Barnsley Road, Sheffield, S5 0QF
A stripped modern design rooted in historic forms, the apse and tapering tower serving as a local landmark. The austere character of the exterior is continued inside. Building of the church started at the outset of the Second World War and was completed fifteen years later.
The parish was founded from St Catherine, Burngreave (qv) by Canon John White, to serve the large new Shiregreen housing estate to the north of the city. Mass was said by a priest from St Catherine’s from 1924, initially at the Co-op store in Bellhouse Road. The ten-acre site in Barnsley Road was then acquired and a school built in 1927, also used as a Mass centre. The parish was formally erected in 1930 and the presbytery built in 1935. The church came last, the foundation stone for this being laid by Bishop Poskitt of Leeds on 20 June 1939. With the onset of war, the incomplete church, consisting then of the chancel and nave with north entrance, was opened without formality on the Feast of Corpus Christi, 23 May 1940. The architect was Robert Cawkwell of Hadfield & Cawkwell, and the cost £4,000. The building was completed after the war in 1955-6, when the tower, aisles, organ gallery and Lady Chapel were added, at a cost of £15,000.
Today the church is served from St Thomas More, Margetson Crescent (qv), and at the time of the visit the presbytery was not in use.
The building is an austere design in a stripped modern brick style, described as Lombardic in the Diocesan Almanac and Directory for 1941. On plan it consists of a nave with western gallery and passage aisles, apsidal sanctuary and large Lady Chapel to the south. The apsidal east end faced towards the road and is prominent in the approach. The main entrance is on the north side, at the base of the slightly tapering tower, while the ‘west front’, facing towards the school, is treated in a more utilitarian manner. The wall surfaces are articulated by plain pilaster bands which stop short of a raised parapet which largely conceals the roofs. The main lighting is at clerestory level, with thick concrete mullion and transom windows. The metal windows have leaded subdivisions, rainwater goods are cast iron.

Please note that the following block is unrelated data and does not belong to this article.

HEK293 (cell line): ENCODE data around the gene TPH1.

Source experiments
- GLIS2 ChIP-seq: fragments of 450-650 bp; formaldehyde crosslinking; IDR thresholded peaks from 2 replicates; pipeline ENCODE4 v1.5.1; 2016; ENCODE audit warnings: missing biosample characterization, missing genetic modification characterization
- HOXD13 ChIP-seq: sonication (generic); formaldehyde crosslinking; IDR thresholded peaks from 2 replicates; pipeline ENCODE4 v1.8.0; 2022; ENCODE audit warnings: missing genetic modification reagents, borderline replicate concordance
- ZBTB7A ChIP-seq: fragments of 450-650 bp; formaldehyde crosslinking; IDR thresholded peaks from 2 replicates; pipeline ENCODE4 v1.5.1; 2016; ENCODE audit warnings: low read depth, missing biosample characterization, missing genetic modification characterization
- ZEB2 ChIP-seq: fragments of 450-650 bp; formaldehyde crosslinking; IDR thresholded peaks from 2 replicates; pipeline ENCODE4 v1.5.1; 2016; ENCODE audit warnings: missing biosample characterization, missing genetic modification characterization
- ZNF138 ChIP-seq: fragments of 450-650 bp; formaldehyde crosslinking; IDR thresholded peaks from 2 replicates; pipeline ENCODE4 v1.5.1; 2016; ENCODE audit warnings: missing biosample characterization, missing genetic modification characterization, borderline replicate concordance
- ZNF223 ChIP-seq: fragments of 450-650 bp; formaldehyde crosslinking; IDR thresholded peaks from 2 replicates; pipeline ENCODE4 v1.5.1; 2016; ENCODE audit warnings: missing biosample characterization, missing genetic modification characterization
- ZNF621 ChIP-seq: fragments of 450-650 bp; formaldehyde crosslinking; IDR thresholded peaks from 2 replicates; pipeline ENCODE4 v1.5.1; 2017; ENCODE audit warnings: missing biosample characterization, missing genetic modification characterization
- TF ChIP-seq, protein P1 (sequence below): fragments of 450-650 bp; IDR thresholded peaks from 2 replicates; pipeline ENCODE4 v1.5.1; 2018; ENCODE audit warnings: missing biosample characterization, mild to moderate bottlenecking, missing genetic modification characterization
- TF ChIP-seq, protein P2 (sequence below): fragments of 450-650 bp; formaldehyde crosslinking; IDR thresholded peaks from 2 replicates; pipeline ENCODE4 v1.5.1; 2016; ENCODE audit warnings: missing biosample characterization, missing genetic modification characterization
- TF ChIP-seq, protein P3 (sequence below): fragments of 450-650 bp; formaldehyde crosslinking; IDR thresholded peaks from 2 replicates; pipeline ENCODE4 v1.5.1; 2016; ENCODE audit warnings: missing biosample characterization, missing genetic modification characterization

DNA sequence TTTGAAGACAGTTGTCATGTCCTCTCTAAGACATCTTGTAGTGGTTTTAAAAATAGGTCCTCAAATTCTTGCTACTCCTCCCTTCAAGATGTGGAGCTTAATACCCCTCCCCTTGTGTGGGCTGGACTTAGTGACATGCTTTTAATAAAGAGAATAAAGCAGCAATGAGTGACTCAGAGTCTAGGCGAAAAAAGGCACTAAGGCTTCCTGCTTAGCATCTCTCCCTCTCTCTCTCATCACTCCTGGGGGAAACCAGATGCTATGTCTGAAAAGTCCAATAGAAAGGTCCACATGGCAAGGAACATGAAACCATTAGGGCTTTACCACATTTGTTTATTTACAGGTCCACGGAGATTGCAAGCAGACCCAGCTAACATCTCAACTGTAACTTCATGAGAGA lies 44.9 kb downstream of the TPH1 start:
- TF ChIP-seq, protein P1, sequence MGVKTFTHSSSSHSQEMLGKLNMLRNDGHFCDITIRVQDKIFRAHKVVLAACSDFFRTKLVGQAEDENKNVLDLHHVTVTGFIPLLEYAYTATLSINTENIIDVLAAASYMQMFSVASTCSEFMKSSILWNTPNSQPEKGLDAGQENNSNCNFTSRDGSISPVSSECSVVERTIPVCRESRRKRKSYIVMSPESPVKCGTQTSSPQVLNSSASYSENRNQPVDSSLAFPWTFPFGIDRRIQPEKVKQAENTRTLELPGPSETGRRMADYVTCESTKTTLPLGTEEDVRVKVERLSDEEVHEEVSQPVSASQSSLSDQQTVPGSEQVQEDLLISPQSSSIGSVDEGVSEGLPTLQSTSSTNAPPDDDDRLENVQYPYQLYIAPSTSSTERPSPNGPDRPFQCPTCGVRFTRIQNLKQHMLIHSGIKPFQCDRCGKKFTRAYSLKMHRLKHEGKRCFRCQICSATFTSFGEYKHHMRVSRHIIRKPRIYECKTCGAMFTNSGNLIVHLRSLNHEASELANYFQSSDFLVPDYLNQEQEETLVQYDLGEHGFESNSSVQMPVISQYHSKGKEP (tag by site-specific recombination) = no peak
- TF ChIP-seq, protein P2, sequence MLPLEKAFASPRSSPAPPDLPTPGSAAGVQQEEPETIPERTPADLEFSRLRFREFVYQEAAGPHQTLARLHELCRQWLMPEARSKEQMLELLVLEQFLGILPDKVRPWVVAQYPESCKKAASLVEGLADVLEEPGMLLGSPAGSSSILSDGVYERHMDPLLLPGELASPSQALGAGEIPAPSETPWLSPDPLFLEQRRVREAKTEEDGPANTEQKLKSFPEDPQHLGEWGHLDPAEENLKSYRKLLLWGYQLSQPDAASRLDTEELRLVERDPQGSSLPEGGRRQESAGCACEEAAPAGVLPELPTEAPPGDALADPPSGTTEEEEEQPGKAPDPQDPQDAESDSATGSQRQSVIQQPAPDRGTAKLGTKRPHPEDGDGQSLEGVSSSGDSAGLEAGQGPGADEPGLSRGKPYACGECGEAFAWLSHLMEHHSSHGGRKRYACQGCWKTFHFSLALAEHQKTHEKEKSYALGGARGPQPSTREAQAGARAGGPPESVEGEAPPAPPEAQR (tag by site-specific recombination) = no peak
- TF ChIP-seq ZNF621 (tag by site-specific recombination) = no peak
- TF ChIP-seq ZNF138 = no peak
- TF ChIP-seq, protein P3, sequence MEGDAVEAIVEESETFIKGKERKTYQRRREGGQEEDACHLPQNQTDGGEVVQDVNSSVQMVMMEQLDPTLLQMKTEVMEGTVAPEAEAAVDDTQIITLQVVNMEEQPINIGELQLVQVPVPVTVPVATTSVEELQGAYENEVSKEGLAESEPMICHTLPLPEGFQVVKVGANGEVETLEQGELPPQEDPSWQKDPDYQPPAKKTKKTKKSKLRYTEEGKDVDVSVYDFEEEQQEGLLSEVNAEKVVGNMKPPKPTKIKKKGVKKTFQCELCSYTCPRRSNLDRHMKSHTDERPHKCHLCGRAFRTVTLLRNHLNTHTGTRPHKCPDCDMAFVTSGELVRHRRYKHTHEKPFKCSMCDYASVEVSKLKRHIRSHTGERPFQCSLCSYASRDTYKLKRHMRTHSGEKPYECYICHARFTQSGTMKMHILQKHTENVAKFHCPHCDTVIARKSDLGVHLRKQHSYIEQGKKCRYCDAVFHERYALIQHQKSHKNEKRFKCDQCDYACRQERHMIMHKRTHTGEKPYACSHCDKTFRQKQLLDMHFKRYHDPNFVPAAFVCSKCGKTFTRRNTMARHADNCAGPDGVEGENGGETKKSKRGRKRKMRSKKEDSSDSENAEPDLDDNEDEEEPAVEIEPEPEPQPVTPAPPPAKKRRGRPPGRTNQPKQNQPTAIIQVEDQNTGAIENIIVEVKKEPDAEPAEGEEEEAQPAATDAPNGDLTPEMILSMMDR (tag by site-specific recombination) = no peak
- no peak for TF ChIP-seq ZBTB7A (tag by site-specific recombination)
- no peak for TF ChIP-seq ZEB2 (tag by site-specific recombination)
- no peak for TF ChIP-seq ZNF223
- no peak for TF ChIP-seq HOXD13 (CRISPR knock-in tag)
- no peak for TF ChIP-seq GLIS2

A plain rendered arched opening at the base of the tower leads into a small vestibule, and on into the main space. The nave is wide and light, with the reinforced concrete members of the flat ceiling creating a grid effect. Broad pilasters and piers mark the bay divisions, with flat-topped openings to the narrow circulation aisles. In the western bays is an organ gallery (with a handsome organ) over a screened-off ground floor social area. At the east end the tabernacle is placed on a plinth in the apse, with a hanging crucifix over and stained glass windows of four superimposed square lights on either side. The plain forward altar is placed in front, raised on a timber platform, in front of which are simple steel altar rails, made in Sheffield. There is a good set of carved hardwood Stations of the Cross, given by the O’Leary family and said to be of Italian origin, but no other furnishings of particular note.
Architect: Hadfield & Cawkwell
Original Date: 1940
Conservation Area: No
Listed Grade: Not Listed